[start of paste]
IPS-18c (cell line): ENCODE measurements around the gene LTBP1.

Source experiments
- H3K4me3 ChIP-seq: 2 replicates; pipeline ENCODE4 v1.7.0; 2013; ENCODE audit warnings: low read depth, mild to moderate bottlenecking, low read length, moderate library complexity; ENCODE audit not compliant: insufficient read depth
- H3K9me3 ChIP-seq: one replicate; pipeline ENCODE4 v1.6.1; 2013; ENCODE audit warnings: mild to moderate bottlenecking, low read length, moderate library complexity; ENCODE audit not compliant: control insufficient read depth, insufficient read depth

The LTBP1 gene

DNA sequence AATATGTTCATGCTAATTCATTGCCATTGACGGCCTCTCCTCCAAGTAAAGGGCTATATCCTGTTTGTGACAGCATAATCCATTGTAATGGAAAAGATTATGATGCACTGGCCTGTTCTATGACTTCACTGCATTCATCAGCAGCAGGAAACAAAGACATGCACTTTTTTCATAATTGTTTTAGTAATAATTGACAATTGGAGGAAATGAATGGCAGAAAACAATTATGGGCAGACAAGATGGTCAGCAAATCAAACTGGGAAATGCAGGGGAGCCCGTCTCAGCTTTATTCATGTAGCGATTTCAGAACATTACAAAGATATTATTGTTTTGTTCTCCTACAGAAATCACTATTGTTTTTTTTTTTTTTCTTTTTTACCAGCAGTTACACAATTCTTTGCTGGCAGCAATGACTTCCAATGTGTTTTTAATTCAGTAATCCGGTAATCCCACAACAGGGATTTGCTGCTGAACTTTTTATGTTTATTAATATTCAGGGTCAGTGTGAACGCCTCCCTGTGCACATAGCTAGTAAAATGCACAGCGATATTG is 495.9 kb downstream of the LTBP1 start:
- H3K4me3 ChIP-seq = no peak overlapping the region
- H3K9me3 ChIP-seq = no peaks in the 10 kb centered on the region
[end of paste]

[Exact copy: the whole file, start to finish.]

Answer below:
IPS-18c (cell line): ENCODE measurements around the gene LTBP1.

Source experiments
- H3K4me3 ChIP-seq: 2 replicates; pipeline ENCODE4 v1.7.0; 2013; ENCODE audit warnings: low read depth, mild to moderate bottlenecking, low read length, moderate library complexity; ENCODE audit not compliant: insufficient read depth
- H3K9me3 ChIP-seq: one replicate; pipeline ENCODE4 v1.6.1; 2013; ENCODE audit warnings: mild to moderate bottlenecking, low read length, moderate library complexity; ENCODE audit not compliant: control insufficient read depth, insufficient read depth

The LTBP1 gene

DNA sequence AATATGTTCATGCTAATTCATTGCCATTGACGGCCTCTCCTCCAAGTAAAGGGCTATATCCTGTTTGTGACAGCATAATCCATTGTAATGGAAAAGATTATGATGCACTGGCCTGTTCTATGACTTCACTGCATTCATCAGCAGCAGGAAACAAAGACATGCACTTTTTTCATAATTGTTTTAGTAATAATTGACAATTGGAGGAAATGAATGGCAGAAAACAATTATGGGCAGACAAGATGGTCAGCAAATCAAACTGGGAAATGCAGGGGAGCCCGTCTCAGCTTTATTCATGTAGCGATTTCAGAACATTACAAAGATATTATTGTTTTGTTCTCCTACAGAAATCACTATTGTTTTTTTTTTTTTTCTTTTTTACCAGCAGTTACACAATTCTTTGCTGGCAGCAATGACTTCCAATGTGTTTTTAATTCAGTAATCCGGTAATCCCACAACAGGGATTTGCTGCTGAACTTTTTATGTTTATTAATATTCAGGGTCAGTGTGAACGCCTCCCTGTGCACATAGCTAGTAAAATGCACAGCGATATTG is 495.9 kb downstream of the LTBP1 start:
- H3K4me3 ChIP-seq = no peak overlapping the region
- H3K9me3 ChIP-seq = no peaks in the 10 kb centered on the region